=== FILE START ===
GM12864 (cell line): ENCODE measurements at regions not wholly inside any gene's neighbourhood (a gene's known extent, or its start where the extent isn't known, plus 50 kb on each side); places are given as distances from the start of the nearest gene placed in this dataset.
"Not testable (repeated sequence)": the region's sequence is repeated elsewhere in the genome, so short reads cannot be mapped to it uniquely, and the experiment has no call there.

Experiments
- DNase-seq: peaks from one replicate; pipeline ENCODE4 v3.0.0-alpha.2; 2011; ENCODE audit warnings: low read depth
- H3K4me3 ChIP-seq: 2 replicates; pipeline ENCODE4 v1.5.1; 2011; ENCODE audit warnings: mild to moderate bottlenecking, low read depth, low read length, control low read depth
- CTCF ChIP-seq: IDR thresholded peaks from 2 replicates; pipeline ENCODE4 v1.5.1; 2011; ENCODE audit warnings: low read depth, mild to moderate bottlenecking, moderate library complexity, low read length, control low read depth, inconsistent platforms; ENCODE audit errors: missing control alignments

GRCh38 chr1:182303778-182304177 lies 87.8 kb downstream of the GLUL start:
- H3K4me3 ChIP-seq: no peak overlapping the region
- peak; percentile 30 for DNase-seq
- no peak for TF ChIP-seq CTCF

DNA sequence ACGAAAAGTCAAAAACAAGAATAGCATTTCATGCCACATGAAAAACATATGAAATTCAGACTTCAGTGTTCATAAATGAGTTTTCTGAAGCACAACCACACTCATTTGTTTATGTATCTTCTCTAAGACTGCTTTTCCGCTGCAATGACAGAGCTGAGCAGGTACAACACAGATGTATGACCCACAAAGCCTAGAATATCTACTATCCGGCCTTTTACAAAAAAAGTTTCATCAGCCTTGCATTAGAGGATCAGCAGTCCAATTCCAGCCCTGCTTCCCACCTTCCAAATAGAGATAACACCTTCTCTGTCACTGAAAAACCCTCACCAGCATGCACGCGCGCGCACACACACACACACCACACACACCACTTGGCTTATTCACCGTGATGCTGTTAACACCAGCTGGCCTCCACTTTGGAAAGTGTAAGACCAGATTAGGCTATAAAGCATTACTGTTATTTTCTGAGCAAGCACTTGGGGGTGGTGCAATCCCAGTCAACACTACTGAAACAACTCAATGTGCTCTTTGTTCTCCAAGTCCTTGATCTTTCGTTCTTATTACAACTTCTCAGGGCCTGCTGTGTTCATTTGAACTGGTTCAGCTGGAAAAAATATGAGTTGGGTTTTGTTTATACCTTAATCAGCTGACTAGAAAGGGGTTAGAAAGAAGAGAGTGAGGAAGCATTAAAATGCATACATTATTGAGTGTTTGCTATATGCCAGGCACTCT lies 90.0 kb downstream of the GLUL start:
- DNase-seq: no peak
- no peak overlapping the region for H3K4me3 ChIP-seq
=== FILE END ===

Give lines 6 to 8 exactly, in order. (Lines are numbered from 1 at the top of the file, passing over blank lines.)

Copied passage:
- CTCF ChIP-seq: IDR thresholded peaks from 2 replicates; pipeline ENCODE4 v1.5.1; 2011; ENCODE audit warnings: low read depth, mild to moderate bottlenecking, moderate library complexity, low read length, control low read depth, inconsistent platforms; ENCODE audit errors: missing control alignments

GRCh38 chr1:182303778-182304177 lies 87.8 kb downstream of the GLUL start:
- H3K4me3 ChIP-seq: no peak overlapping the region